“Spiritualism, in its broadest sense, is a knowledge of everything pertaining to the spiritual nature of human beings. It is cosmopolitan, eclectic, uplifting, and heaven-inspiring. Spiritualists, being believers in the Christ, have the New Testament promised spiritual gifts — the gift of converse with the so-called dead, the gifts of healing, the gift of tongues, the gift of clair-voyantly “descerning the spirits,” and other gifts spoken of in the ancient scriptures. Spiritualists, believe in the great law of evolution. They teach that there is sweet reward for well-doing and certain punishment for every wrong action; and that all the good and divine that is attained here, will be retained when entering the spiritual world; that we are building now, by our conduct and characters, our homes in the future state of immortality.”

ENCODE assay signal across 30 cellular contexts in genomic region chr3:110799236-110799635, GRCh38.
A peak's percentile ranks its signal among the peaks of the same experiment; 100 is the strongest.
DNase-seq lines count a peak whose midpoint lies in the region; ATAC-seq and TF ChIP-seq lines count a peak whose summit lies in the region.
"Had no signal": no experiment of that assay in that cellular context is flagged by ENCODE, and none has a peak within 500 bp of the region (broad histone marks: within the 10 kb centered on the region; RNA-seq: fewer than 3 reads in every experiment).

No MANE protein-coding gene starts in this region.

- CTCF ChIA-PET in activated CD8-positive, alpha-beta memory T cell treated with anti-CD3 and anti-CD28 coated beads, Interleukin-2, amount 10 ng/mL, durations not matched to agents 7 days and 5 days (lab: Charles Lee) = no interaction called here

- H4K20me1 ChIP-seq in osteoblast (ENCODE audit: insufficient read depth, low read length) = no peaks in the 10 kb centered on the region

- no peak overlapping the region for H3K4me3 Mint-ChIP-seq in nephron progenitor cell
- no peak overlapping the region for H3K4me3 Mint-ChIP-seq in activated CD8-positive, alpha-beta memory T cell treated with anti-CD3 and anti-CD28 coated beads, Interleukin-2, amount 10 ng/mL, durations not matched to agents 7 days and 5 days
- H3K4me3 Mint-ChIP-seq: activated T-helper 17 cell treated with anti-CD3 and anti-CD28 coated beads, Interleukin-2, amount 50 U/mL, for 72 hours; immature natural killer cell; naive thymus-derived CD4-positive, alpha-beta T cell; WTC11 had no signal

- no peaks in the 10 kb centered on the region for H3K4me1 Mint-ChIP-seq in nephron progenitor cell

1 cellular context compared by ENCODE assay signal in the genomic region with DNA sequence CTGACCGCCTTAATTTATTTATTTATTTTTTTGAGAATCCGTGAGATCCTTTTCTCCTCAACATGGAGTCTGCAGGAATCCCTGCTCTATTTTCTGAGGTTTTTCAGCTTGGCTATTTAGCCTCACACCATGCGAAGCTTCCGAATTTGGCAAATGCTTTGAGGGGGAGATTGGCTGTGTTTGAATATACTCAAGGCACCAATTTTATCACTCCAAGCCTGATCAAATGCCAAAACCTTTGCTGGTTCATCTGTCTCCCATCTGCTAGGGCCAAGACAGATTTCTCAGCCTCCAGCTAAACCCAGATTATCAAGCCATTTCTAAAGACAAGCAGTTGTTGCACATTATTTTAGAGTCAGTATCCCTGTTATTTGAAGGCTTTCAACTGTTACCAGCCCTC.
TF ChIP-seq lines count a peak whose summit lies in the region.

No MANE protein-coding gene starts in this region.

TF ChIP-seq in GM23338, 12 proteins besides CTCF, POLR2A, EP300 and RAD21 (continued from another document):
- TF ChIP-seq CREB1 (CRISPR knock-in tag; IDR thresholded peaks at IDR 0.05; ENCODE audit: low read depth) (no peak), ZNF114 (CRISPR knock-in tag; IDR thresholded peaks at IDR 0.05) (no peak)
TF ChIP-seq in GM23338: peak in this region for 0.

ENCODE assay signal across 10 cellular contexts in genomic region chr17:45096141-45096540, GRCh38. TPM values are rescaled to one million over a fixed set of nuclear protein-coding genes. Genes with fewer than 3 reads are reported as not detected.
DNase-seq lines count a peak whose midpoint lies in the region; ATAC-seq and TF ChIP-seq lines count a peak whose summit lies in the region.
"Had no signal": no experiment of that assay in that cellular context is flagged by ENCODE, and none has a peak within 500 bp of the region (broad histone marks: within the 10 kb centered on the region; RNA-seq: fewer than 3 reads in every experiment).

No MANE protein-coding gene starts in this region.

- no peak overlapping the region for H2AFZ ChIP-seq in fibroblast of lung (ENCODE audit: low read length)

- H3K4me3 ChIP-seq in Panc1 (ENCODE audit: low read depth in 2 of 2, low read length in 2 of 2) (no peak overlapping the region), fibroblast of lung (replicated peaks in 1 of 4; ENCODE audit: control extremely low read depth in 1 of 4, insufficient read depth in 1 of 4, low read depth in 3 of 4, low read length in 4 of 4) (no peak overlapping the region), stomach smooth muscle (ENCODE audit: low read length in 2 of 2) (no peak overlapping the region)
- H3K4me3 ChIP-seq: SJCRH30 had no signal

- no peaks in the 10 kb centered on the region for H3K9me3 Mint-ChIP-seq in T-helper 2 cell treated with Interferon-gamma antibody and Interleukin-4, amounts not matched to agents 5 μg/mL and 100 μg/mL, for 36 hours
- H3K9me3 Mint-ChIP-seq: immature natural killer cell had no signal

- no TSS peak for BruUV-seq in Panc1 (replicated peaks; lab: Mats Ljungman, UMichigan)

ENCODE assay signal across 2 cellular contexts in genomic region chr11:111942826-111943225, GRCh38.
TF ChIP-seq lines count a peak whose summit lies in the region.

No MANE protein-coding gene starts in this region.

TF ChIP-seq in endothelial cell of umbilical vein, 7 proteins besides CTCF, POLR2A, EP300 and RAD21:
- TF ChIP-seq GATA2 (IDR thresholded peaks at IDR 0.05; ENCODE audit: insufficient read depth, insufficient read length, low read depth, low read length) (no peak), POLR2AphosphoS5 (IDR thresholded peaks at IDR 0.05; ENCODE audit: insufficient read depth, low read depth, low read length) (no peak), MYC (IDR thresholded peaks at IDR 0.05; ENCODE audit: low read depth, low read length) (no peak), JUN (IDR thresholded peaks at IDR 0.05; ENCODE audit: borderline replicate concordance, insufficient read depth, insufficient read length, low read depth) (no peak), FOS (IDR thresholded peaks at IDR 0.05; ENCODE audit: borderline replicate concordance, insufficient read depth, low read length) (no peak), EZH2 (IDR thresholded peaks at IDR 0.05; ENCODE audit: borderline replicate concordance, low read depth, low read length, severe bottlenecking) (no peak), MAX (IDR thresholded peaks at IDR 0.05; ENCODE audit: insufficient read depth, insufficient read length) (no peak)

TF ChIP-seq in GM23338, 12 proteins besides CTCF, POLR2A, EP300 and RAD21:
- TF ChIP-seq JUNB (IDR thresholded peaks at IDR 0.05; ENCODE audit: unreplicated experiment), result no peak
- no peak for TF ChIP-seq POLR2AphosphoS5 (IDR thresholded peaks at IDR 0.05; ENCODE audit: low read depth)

“And man is a spirit now — a spirit living in a material body, which body bears something of the same relation to the real, conscious, invisible man, that the husk bears to the corn,— chaff to the wheat.
Evidently man is a trinity in unity, constituted of a physical body, a soul, or soul body, and a conscious, undying spirit — one uncompounded, indestructive divine substance — the Divine Ego. Advanced spirits are denominated angels. Spirits are but men and women divested of their mortal bodies. They have taken with them consciousness, memory, reason, sympathy, character. They walk by our side often, and yet unseen. Philosophically considered there is but one world, and that one world embraces the yesterdays, the todays, and the innumerable to-morrows of eternity.
Spiritualism, with its signs, wonders, visions, and healing gifts, was the religion of the apostles; of the post apostolic fathers, and of the primitive Christians up to the reign of Constantine, the murderous Roman Emperor.”
Excerpt From: Harry Houdini Collection (Library of Congress) DLC. “What is spiritualism, who are these spiritualists, and what has spiritualism done for the world?.” [Battle Creek, Mich.] : Peebles Institute Print, 1903. iBooks.
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